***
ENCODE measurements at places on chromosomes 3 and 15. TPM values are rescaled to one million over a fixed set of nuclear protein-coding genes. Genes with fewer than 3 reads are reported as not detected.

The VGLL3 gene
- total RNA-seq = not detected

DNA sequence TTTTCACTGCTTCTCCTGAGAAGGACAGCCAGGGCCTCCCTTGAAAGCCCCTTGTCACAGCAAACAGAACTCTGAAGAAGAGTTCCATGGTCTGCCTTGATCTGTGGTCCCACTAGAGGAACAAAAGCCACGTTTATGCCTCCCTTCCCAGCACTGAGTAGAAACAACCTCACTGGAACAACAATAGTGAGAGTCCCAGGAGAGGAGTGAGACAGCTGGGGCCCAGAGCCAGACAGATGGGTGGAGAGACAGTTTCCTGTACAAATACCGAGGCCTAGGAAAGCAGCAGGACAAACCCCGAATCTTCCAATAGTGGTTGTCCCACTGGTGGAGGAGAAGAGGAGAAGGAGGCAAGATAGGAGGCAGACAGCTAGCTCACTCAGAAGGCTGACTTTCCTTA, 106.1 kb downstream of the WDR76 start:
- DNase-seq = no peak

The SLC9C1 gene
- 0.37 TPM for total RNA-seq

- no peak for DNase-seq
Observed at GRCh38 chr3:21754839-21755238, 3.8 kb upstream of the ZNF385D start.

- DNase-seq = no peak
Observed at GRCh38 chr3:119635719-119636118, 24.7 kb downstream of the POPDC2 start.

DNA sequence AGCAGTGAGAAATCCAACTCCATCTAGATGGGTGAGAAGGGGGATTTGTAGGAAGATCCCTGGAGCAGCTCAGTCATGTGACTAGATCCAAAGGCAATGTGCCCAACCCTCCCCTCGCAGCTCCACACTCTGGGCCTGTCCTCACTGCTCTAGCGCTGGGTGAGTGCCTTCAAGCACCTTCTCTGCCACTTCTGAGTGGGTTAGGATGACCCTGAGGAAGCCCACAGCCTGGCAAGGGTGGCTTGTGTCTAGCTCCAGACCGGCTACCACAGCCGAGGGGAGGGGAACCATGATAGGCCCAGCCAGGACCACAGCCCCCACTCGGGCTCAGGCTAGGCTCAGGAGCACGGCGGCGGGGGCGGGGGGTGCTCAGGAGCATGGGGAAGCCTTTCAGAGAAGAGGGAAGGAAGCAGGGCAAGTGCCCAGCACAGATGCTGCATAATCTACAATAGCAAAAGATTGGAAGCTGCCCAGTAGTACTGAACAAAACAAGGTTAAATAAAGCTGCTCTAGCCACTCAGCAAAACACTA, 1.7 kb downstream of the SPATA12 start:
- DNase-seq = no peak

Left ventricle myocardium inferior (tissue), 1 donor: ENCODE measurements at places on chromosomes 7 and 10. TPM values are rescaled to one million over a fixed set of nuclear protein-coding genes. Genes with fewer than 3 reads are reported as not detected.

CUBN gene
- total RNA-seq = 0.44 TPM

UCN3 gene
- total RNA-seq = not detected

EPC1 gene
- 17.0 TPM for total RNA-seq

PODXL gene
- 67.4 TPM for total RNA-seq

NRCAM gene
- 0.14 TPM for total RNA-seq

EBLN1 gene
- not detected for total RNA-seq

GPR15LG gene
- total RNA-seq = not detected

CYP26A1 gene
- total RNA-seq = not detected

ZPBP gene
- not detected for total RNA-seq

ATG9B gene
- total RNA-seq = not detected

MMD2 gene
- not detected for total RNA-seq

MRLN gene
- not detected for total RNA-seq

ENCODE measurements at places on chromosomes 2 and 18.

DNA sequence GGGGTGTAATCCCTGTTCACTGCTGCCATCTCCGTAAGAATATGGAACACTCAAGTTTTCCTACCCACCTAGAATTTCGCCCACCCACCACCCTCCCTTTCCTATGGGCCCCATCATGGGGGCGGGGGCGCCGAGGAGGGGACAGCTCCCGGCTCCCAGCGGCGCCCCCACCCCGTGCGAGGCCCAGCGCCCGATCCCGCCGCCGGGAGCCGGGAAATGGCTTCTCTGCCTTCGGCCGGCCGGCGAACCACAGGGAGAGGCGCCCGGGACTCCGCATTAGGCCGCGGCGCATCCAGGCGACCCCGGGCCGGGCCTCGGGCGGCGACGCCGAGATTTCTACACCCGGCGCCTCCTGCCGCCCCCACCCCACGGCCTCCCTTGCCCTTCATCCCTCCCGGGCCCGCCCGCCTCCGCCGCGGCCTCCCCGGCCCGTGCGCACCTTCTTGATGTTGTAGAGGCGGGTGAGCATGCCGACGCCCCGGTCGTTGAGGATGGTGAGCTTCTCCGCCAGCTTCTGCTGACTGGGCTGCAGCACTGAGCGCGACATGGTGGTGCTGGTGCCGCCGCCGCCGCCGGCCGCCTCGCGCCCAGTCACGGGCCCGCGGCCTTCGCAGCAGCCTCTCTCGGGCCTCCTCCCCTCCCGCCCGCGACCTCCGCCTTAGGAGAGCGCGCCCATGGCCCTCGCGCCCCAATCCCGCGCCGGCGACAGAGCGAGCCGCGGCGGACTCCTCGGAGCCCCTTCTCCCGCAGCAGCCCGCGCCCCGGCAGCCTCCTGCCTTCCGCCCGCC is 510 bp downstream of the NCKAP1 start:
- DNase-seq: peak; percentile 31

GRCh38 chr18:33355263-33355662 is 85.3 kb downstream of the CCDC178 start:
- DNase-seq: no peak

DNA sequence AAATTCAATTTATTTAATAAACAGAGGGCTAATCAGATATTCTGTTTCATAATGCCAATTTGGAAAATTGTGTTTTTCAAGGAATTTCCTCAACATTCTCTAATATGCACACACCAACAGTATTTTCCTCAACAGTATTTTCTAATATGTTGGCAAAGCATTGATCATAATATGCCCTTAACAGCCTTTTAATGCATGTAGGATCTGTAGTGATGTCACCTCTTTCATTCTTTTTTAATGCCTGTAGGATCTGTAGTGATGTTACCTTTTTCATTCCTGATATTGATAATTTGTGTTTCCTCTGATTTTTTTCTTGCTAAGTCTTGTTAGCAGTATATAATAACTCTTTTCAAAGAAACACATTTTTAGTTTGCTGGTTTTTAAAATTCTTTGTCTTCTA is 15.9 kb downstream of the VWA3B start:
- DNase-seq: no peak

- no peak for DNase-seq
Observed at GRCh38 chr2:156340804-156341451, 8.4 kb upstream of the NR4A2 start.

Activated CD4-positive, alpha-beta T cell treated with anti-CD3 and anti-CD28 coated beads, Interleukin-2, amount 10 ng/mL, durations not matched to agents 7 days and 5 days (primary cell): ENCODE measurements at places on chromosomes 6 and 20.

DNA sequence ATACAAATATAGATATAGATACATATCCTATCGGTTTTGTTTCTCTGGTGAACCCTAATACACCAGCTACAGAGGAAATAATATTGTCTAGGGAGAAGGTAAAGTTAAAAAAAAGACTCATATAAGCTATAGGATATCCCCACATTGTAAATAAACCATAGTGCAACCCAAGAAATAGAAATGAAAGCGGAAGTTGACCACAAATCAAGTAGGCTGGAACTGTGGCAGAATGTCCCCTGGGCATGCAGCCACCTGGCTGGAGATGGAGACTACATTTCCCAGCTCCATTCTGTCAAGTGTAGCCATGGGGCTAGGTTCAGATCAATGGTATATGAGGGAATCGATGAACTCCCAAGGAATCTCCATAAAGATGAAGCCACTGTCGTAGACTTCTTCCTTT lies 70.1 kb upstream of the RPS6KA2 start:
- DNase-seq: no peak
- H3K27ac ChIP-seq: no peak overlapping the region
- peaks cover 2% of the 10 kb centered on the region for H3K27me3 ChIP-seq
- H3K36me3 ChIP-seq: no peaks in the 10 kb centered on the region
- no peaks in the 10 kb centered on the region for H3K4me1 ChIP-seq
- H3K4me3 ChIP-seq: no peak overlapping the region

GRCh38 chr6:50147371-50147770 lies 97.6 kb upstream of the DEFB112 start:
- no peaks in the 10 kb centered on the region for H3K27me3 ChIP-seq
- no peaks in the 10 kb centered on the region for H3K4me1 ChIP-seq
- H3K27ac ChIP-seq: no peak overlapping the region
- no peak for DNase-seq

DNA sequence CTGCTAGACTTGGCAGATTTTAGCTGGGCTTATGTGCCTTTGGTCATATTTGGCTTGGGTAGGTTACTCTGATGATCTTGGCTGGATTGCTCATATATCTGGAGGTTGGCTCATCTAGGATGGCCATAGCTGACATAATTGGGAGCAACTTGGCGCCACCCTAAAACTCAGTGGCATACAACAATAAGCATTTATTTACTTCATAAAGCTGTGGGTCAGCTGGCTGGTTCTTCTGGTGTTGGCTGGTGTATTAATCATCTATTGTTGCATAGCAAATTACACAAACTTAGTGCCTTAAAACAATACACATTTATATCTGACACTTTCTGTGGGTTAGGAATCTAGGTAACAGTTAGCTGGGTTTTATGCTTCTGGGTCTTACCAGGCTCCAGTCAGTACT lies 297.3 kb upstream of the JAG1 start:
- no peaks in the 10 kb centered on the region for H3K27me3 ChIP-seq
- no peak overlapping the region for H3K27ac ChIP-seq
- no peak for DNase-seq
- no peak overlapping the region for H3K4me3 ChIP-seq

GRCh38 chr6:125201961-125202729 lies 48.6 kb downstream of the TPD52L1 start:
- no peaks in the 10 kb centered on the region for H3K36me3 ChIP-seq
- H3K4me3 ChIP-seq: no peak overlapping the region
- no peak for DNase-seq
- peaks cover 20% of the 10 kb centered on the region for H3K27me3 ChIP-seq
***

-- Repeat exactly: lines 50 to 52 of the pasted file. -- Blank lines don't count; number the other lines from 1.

- DNase-seq: no peak
- H3K27ac ChIP-seq: no peak overlapping the region
- peaks cover 2% of the 10 kb centered on the region for H3K27me3 ChIP-seq